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Publication numberUS6819596 B2
Publication typeGrant
Application numberUS 10/653,260
Publication date16 Nov 2004
Filing date3 Sep 2003
Priority date3 Oct 2000
Fee statusPaid
Also published asUS6643180, US20020048191, US20040042331
Publication number10653260, 653260, US 6819596 B2, US 6819596B2, US-B2-6819596, US6819596 B2, US6819596B2
InventorsTamio Ikehashi, Ken Takeuchi, Toshihiko Himeno
Original AssigneeKabushikia Kaisha Toshiba
Export CitationBiBTeX, EndNote, RefMan
External Links: USPTO, USPTO Assignment, Espacenet
Semiconductor memory device with test mode
US 6819596 B2
Abstract
In a method of testing a nonvolatile semiconductor memory integrated on a semiconductor chip comprising a memory cell array, a first register that stores an address of a defective region in the memory cell array, a plurality of internal voltage generator circuits, and a second register, the second register storing a trimming value for setting an internal voltage value generated by each of the internal voltage generator circuits, the testing method carries out resetting the address of the defective region stored in the first register and the trimming value stored in the second register, and setting the address of the defective region stored in the first register and the trimming value stored in the second register to a value according to a property of each of the semiconductor chips, wherein the testing is carried out without turning a power supply off after the power supply has been turned on.
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Claims(5)
What is claimed is:
1. A semiconductor device comprising:
a memory cell array in which nonvolatile memory cells are arranged in column and row directions of a matrix, the memory cells being programmable in a write operation and erasable in an erase operation;
an address register that stores an address of each of units of the memory cells of the memory cell array, the memory cells or each unit being programmed simultaneously and erased simultaneously; and
a control circuit that carries out an erase verify operation to output a “pass” or “fair” signal according to whether or not all of the memory cells, which are targeted for erase are erased, a write verify operation to output the “pass” or “fail ” signal according to whether or not all of the memory cells, which are targeted for write are written, and a data change/non-change operation activated by an input of a first command, for changing data of the address register when either of results of the erase verify and write verify operations is “fail”, and for not changing data of the address register when the results are “pass”.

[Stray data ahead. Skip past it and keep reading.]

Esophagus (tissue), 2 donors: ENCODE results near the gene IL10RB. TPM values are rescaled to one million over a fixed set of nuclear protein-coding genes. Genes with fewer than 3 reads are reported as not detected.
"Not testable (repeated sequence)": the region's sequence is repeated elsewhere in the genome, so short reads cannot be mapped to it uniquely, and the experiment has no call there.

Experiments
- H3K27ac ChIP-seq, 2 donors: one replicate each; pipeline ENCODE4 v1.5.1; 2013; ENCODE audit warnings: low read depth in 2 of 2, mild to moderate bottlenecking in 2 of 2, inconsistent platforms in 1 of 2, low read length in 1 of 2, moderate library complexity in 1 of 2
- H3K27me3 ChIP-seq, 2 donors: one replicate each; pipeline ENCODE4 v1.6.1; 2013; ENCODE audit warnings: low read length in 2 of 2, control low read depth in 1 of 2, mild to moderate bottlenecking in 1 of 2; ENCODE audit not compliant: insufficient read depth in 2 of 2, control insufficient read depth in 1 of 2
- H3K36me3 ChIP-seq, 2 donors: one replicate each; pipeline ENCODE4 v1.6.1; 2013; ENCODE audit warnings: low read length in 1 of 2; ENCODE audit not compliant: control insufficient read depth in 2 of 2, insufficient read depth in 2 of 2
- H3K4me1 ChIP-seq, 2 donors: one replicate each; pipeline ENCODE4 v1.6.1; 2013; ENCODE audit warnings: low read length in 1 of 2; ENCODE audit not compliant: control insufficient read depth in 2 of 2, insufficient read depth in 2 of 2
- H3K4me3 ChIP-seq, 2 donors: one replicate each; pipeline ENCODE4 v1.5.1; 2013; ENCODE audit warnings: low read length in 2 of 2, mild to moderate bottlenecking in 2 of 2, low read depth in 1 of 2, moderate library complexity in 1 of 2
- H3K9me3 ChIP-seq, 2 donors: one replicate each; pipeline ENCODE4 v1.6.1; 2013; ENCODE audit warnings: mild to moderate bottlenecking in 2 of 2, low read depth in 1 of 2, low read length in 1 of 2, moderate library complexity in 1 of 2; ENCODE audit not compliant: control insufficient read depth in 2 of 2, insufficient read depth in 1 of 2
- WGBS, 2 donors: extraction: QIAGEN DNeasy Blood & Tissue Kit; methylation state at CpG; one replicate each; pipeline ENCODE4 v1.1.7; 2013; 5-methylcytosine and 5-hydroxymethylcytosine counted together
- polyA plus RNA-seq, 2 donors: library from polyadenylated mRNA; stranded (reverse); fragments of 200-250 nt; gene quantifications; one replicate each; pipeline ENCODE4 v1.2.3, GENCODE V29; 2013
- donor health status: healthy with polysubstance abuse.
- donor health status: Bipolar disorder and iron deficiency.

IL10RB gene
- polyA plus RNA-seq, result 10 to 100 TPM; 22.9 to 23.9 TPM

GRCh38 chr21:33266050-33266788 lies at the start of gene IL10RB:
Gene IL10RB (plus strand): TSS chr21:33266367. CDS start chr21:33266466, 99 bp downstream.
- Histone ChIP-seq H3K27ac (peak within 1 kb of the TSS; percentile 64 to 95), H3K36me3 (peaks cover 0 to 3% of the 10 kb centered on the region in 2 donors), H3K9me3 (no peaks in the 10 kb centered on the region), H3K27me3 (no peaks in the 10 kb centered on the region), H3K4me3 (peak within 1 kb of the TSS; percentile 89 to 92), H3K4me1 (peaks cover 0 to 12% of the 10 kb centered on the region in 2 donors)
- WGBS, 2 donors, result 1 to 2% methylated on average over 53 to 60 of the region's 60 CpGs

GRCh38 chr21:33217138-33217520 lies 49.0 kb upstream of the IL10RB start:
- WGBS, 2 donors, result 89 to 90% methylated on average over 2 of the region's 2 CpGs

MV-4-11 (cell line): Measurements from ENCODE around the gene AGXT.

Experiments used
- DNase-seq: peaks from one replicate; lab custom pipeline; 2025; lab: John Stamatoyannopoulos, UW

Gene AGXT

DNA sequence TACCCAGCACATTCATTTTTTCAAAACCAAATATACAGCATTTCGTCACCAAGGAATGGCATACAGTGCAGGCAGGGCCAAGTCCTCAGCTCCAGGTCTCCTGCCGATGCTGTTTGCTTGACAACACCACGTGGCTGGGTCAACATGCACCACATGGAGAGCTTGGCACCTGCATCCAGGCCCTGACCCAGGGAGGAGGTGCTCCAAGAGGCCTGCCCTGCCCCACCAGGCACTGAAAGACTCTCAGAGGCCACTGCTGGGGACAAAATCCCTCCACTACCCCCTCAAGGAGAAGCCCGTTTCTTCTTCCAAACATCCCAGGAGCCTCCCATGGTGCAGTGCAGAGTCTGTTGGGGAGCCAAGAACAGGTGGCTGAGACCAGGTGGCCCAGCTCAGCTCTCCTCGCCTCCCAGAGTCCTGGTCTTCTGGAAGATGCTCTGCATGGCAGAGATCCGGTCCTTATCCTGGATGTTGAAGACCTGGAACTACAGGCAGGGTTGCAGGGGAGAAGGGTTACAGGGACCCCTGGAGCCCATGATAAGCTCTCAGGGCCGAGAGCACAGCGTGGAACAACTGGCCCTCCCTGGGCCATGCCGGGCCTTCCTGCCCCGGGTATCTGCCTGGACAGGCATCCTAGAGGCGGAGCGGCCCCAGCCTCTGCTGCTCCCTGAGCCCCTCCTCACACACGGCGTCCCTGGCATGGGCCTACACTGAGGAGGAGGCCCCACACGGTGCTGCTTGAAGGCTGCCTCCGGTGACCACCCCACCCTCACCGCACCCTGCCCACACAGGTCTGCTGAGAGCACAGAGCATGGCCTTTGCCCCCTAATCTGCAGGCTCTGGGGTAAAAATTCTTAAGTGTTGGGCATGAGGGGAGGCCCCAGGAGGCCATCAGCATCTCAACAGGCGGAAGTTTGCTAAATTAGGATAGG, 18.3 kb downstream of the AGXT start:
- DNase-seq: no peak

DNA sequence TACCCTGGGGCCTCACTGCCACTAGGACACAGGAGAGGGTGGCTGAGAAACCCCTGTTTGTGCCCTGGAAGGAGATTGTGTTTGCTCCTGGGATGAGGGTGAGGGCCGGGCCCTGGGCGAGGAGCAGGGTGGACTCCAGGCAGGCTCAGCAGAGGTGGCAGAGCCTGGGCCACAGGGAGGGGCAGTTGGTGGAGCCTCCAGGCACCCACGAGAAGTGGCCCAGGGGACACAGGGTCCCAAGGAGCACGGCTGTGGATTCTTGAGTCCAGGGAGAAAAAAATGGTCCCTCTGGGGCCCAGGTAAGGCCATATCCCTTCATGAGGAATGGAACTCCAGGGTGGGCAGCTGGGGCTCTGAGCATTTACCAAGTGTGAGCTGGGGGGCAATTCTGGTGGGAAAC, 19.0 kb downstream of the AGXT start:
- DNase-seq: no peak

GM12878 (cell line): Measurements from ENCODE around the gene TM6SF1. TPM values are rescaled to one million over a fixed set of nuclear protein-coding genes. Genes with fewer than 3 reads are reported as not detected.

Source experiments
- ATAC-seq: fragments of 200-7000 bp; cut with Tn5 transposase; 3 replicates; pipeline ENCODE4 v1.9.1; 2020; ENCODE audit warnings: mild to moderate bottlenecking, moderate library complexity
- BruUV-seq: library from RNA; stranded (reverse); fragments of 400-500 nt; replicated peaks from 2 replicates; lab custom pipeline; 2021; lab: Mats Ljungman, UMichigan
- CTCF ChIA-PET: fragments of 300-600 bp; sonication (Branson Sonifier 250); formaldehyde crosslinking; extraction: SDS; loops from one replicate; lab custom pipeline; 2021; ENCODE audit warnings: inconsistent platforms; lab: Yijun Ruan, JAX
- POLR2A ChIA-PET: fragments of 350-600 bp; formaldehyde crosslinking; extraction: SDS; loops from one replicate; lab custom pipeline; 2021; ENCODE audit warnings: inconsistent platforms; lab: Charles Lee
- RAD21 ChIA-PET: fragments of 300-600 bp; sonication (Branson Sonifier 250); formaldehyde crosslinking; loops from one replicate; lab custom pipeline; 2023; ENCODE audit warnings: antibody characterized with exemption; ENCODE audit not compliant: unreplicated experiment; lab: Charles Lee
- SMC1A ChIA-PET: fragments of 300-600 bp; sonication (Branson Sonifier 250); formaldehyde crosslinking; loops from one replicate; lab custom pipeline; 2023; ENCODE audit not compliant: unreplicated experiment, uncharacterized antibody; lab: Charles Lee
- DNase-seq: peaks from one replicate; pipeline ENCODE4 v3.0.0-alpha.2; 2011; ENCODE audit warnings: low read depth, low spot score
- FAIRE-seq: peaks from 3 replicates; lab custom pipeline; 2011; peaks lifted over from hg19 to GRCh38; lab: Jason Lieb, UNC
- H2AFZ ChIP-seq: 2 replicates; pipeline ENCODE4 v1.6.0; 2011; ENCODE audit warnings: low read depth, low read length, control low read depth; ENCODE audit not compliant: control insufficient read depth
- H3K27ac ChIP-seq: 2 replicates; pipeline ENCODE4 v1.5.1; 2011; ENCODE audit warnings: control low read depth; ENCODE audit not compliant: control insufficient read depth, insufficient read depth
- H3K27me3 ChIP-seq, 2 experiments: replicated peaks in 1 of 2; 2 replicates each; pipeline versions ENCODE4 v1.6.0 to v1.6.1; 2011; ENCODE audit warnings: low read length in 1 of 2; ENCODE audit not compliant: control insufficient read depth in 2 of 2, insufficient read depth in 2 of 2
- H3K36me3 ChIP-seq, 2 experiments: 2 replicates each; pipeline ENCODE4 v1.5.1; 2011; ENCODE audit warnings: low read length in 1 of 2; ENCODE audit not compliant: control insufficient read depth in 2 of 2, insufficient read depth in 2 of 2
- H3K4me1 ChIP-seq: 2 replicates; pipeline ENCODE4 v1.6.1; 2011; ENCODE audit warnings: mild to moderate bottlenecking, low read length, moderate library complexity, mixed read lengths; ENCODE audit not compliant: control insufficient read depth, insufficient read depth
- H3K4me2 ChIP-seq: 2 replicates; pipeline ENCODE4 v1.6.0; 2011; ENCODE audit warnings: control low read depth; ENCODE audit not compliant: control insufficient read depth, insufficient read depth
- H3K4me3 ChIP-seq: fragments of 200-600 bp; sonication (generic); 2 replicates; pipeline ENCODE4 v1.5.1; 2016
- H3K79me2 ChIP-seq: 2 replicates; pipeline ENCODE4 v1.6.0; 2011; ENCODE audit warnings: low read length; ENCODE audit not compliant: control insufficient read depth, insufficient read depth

2. A method of testing a semiconductor device claimed in claim 1, comprising:
carrying out an erase verify operation to output a “pass” or “fail” signal according to whether or not all of memory cells, which are targeted for erase, are erased;
carrying out a write verify operation to output the “pass” or “fail” signal according to whether or not all of memory cells, which are targeted for write, are written; and
carrying out a data change/non-change operation activated by an input of a first command, for changing an address of each of units of the memory cells when either of results of the erase verify and write verify operations is “fail”, and for not changing the address when the results are “pass”.
3. The method of testing a semiconductor device according to claim 2, wherein carrying out the erase verify operation, carrying out the write verify operation and carrying out the data change/non-change operation are repeated a plurality of times to determine a write-erasable region of a memory cell array.
4. A semiconductor device having erase verify and write verify functions comprising:
memory cells;
an address register that stores an address of each units of the memory cells of the memory cell array, the memory cells of each unit being programmed simultaneously and erased simultaneously;
a first register that stores a “pass” and “fail” result after an erase verify operation;
a second register that stores a “pass” and “fail” results after a write verify operation;
a third register provided for each erase unit, the third register configured to store a first or second signal state according to whether or not the memory cells of the erase unit are write-erasable or not; or
a control circuit activated by an input of a first command, the control circuit being operated such that, when at least one of data of the first register and second register is “fail”, that of the third registers corresponding to an address selected by the address register is set to a first signal state, and when both of data of the first register and second register are “pass”, said that third register is set to a second signal state.
5. The semiconductor device according to claim 4, further comprising a counter activated by an input of a second command, said counter counting the number of said third registers set in the first signal state.
Description
CROSS-REFERENCE TO RELATED APPLICATIONS

This application is a Divisional of U.S. application Ser. No. 09/968,706 filed on Oct. 2, 2001 now U.S. Pat. No. 6,643,180, hereby incorporated by reference as to its entirety. This application is based upon and claims the benefit of priority from the prior Japanese Patent Application No. 2000-303854, filed Oct. 3, 2000, the entire contents of which are incorporated herein by reference.

BACKGROUND OF THE INVENTION

1. Field of the Invention

The present invention relates to a semiconductor device having a pulse generator circuit and an internal voltage generator circuit, the semiconductor device being capable of adjusting values of a pulse width of the pulse generated by these circuits and a value of an internal voltage. More particularly, the present invention relates to a nonvolatile semiconductor memory that internally generates a reference voltage, a writing voltage, a erasure voltage, and a readout voltage.